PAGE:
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As part of the measures to protect citizens during the coronavirus lockdowns, the Swedish government has enforced a deposit limit of 5000 SEK (€471) per week for online gamblers. In response, the country’s gambling regulator Spelinspektionen has warned that the deposit limit will have a marginal effect on most Swedish gamblers and could drive high-spending customers towards unlicensed websites.
The European Gaming and Betting Association (EGBA) believes safer gambling is important now more than ever, during the coronavirus-related lockdowns across Europe. However, as outlined in a recent written submission to the Swedish government, EGBA believes the proposed deposit limit could have unintended and detrimental effects, and harm more customers than they protect.
EGBA believes that any positive effects of the deposit limit will be negated by negative effects on channelisation. According to a recent study, 40% of Sweden’s online casino customers, and 34% of sports betting customers, already gamble on unlicensed websites or would consider doing so. The deposit limit could, as Spelinspektionen rightly warn, drive high-spending players towards unlicensed websites which undermine their consumer protection.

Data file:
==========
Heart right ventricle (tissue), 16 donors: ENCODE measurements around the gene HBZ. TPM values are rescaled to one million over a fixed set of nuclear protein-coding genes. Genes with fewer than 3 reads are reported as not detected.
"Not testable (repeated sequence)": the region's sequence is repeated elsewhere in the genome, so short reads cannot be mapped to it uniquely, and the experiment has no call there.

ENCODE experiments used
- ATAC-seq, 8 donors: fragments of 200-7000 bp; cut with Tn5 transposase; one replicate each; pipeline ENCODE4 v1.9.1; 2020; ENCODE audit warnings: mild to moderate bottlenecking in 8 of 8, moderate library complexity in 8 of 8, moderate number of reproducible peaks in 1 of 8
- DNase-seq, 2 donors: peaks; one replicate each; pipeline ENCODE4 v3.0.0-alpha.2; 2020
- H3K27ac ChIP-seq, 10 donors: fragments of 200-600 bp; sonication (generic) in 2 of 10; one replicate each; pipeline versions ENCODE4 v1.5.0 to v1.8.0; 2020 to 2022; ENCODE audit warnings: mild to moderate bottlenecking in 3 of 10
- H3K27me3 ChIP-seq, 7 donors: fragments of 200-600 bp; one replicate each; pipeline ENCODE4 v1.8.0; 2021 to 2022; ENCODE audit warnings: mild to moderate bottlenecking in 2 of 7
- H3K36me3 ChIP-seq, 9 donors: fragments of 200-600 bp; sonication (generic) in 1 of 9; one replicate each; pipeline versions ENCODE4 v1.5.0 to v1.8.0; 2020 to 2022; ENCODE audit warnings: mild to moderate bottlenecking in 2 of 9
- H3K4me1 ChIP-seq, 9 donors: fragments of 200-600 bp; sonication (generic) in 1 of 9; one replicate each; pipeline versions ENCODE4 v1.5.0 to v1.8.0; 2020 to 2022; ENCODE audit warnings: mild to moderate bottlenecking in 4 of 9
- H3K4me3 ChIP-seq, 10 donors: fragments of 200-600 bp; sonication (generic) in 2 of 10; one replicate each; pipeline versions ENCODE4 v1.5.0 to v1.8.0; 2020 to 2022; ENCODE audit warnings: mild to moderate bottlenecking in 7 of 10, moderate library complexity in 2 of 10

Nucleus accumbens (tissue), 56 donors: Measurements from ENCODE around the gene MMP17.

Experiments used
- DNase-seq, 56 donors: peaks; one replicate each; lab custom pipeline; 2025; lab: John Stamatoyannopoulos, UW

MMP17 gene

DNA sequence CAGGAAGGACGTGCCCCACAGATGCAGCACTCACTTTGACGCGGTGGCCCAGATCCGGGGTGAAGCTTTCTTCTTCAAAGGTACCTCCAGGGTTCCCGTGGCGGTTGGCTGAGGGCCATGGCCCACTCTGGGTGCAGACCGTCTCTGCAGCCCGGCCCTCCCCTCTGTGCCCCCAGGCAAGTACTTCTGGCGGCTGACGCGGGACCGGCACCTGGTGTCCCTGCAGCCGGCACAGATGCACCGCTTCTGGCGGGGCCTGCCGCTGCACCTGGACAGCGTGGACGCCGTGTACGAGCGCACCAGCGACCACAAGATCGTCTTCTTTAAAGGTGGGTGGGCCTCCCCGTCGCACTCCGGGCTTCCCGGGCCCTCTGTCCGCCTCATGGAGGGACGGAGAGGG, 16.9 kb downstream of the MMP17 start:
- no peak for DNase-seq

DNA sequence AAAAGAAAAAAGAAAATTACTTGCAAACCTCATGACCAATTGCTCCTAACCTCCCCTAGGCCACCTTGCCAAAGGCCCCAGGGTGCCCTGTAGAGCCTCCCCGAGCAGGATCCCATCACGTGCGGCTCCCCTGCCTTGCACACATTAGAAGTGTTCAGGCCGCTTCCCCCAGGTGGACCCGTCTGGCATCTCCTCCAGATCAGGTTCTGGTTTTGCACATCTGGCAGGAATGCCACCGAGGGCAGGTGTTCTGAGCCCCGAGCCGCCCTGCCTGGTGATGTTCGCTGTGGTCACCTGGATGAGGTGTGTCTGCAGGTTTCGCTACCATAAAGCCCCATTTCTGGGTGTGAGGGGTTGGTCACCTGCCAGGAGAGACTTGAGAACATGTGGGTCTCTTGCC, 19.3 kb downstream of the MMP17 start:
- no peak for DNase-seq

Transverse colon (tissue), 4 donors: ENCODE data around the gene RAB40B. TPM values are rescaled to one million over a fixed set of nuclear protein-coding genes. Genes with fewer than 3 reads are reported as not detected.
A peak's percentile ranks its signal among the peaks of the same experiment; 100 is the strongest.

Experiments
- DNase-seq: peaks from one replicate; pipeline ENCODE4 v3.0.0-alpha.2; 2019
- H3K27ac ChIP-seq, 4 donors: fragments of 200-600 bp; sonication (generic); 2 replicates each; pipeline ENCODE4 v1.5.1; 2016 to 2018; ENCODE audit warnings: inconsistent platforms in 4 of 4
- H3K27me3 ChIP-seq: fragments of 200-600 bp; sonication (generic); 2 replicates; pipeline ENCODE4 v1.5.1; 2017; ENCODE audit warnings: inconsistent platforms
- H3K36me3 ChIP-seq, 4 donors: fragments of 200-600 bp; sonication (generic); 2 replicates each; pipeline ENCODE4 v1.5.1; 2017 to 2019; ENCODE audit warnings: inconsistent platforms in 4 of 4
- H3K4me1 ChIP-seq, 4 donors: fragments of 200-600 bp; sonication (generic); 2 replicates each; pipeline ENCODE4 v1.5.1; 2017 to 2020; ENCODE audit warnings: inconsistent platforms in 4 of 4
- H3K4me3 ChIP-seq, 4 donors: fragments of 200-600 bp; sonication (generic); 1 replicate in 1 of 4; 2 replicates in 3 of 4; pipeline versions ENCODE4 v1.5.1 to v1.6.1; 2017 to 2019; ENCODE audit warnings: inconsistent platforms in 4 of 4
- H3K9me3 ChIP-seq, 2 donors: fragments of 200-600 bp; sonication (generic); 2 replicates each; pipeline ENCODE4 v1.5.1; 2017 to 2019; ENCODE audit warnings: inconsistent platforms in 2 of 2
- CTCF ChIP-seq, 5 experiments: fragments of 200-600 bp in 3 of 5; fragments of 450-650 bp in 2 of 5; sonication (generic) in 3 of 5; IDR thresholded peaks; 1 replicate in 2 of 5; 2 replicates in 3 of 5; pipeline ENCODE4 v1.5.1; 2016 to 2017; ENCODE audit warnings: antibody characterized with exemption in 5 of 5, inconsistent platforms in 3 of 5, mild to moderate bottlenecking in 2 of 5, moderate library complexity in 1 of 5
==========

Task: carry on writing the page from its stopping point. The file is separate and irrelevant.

“We understand that politicians seek to reassure and protect their citizens during these difficult times, but the proposed gambling restrictions could actually harm more customers than they protect. Many Swedes are already gambling on unlicensed websites and these restrictions will make unlicensed websites – which don’t apply any limits – even more attractive to them. We must remember gambling is human behavior, consumers will always make their own choices and top-down regulation rarely works. In this case, it could have detrimental or counterproductive effects by pushing more gambling onto unregulated websites,” Maarten Haijer, Secretary-General of EGBA, said.